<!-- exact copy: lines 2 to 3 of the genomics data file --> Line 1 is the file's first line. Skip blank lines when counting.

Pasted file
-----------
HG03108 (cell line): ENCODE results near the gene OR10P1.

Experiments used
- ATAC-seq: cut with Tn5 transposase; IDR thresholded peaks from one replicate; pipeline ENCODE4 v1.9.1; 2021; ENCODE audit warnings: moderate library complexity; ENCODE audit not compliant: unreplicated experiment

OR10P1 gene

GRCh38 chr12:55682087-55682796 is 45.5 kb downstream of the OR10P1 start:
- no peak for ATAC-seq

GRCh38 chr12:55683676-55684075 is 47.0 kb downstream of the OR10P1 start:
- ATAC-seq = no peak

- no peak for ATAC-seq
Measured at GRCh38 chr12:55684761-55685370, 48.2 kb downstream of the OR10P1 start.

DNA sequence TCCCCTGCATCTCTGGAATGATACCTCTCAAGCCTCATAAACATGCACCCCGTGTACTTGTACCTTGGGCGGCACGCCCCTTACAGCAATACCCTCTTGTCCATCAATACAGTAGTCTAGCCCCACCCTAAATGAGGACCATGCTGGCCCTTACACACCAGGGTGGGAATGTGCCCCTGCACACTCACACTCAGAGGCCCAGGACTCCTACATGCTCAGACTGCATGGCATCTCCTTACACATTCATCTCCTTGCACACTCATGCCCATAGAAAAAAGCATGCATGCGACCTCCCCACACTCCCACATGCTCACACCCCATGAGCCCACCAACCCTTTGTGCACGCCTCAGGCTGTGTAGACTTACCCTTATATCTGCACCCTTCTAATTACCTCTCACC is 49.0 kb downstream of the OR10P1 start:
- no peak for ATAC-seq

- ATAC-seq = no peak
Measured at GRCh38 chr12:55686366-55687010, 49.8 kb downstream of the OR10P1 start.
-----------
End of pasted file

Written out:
Experiments used
- ATAC-seq: cut with Tn5 transposase; IDR thresholded peaks from one replicate; pipeline ENCODE4 v1.9.1; 2021; ENCODE audit warnings: moderate library complexity; ENCODE audit not compliant: unreplicated experiment